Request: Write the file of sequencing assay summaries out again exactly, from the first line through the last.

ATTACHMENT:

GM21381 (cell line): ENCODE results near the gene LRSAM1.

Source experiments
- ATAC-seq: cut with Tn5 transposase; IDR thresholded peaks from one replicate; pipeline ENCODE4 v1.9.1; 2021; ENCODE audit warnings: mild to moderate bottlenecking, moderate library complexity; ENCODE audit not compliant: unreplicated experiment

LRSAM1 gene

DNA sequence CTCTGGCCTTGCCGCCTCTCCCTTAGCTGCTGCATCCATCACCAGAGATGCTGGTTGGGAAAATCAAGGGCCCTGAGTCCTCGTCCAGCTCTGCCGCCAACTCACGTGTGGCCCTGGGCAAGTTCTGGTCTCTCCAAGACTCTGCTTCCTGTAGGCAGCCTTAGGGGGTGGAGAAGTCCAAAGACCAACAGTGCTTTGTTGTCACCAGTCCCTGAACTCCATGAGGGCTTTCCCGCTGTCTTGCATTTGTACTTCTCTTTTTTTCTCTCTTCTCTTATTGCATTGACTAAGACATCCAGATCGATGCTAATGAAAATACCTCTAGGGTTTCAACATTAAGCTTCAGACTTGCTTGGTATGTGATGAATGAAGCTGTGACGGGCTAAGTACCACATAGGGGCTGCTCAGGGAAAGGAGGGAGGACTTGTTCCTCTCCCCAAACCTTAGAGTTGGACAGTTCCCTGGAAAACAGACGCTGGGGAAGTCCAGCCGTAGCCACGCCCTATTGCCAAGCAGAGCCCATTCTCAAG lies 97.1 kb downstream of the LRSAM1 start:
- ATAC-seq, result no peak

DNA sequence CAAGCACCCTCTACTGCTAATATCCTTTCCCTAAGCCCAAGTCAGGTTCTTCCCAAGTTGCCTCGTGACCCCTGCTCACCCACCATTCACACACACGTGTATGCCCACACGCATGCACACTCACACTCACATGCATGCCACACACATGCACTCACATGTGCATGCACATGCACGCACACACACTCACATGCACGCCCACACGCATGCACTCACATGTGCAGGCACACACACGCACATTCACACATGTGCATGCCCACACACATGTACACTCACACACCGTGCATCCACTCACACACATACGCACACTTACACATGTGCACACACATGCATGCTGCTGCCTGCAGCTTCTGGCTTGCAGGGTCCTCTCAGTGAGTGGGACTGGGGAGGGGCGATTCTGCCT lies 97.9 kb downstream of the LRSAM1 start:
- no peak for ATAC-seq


GM21381 (cell line): ENCODE results near the gene LRSAM1.

Source experiments
- ATAC-seq: cut with Tn5 transposase; IDR thresholded peaks from one replicate; pipeline ENCODE4 v1.9.1; 2021; ENCODE audit warnings: mild to moderate bottlenecking, moderate library complexity; ENCODE audit not compliant: unreplicated experiment

LRSAM1 gene

DNA sequence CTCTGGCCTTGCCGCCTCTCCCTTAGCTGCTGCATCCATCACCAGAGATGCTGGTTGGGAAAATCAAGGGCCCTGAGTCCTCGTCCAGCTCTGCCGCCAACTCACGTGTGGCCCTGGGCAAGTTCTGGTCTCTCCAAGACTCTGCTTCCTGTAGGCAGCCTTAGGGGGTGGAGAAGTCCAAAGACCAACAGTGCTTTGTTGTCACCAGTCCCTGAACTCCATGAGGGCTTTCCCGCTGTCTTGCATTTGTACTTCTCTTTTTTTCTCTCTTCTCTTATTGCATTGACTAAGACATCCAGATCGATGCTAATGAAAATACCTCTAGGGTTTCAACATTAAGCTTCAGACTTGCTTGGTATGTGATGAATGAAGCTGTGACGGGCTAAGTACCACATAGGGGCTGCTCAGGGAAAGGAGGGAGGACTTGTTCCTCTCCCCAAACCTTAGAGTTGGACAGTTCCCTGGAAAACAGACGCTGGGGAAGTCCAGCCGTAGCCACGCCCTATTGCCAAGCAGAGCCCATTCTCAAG lies 97.1 kb downstream of the LRSAM1 start:
- ATAC-seq, result no peak

DNA sequence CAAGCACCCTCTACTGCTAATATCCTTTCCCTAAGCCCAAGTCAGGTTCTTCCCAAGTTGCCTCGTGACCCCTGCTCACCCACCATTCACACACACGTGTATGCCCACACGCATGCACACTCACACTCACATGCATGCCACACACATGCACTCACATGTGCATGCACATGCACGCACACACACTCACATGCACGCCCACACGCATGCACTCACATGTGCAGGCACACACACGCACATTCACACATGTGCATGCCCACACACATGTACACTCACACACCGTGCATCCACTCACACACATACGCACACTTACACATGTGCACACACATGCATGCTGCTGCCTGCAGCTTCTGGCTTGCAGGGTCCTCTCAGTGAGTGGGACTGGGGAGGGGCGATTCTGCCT lies 97.9 kb downstream of the LRSAM1 start:
- no peak for ATAC-seq